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Treatment Outcome of Tuberculosis Cases and HIV Co-infected Patients. A Retrospective Study at a Federal Medical Centre of North Central Nigeria

Thaddues Okonkwo Eze  -  Federal Medical Centre Makurdi, Nigeria
*Finian Chimezie Nwadinigwe orcid publons  -  Federal Teaching Hospital Gombe, Nigeria
Gabriel Mathias Ameh  -  Federal Medical Centre Makurdi, Nigeria

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Background: Tuberculosis (TB) is the leading cause of death among people living with HIV/AIDS worldwide. Despite the availability of highly effective treatment for decades, Tuberculosis (TB) remains a major health problem in Nigeria due to the increasing association between HIV and TB observed over the past three decades when HIV was discovered. However, the proportion of TB and or TB/HIV co-infected patients who have successful TB treatment outcome is not well known. This study determined the treatment outcome of TB/HIV co-infected patients with HIV negative patients at Federal Medical Centre Makurdi, Benue State, Nigeria. 

Methods: A retrospective study that used secondary data from Directly Observed Treatment Short (DOTS) course center (APIN Unit). 268 cases were considered and the period under review covers from January, 2019 to December, 2021. 

Results: Out of the total 268 TB cases reviewed, the HIV prevalence rate was 28.7 %. More than two-third (78.4%) of HIV-negative patients had successful treatment compared to 68.9% of HIV positive patients that were treated successful.  Out of the 77 HIV co-infected patients, 10.4% defaulted, 14.2% had died, and 6.5% failed treatment compared to HIV-negative patients amongst whom 15.2% defaulted, 4.8% died and 1.6% failed treatment. TB/HIV co-infection was significantly associated with poor treatment outcome (AOR: 1.158; 95 % CI 0.617-2.173; p = 0.648).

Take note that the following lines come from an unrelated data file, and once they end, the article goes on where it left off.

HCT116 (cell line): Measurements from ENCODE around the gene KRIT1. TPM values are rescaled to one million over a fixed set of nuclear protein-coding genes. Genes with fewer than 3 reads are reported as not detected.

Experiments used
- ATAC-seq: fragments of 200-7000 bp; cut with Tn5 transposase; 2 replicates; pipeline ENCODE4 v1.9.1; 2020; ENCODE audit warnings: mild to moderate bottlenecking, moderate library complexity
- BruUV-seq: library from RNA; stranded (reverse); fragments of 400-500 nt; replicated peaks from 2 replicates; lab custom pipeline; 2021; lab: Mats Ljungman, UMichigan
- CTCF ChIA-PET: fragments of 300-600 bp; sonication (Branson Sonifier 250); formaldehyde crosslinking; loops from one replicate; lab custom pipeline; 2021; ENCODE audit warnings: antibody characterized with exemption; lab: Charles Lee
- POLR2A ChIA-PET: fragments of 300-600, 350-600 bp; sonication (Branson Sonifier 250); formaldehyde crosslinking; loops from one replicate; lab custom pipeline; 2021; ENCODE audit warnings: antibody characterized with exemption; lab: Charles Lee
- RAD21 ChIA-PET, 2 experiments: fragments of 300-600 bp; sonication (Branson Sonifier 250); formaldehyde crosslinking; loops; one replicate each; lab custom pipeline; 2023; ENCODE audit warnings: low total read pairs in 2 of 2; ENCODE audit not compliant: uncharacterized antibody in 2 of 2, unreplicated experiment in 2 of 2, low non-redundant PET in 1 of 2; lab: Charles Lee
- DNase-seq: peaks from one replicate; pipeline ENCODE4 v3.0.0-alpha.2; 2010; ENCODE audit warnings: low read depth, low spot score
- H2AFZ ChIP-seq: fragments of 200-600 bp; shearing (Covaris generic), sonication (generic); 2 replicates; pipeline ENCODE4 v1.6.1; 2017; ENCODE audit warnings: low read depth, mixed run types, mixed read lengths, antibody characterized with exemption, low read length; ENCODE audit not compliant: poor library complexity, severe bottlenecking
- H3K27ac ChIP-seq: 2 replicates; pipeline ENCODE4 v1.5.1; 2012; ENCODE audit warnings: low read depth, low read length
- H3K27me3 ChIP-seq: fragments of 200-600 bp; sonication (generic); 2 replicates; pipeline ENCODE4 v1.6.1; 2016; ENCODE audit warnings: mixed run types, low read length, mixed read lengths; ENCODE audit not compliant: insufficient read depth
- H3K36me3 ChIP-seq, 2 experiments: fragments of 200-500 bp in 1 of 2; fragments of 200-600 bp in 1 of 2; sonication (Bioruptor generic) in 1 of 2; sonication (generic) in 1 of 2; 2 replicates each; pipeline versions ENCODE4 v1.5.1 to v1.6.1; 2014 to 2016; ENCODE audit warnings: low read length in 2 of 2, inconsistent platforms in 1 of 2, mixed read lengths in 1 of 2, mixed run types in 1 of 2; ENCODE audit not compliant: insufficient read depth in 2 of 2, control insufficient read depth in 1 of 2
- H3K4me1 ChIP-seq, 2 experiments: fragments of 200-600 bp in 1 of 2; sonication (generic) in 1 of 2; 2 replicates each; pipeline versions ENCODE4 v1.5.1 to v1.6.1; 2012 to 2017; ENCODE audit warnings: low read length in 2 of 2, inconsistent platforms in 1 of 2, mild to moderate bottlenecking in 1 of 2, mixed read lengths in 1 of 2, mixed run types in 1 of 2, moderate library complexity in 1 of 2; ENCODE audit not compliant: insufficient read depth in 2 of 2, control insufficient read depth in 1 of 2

Conclusion: The favorable treatment outcome of HIV-negative patients is more than that of HIV-positive patients and the most probable predictable factor responsible is the CD4 count of patient; indicating that TB/HIV co-infection has remained a major public health problem in Benue state. Therefore, there is the need for sustained strengthening and expansion of the national TB/HIV programmes.

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Keywords: Tuberculosis; HIV, Outcome; TB/HIV Co-infection; Nigeria

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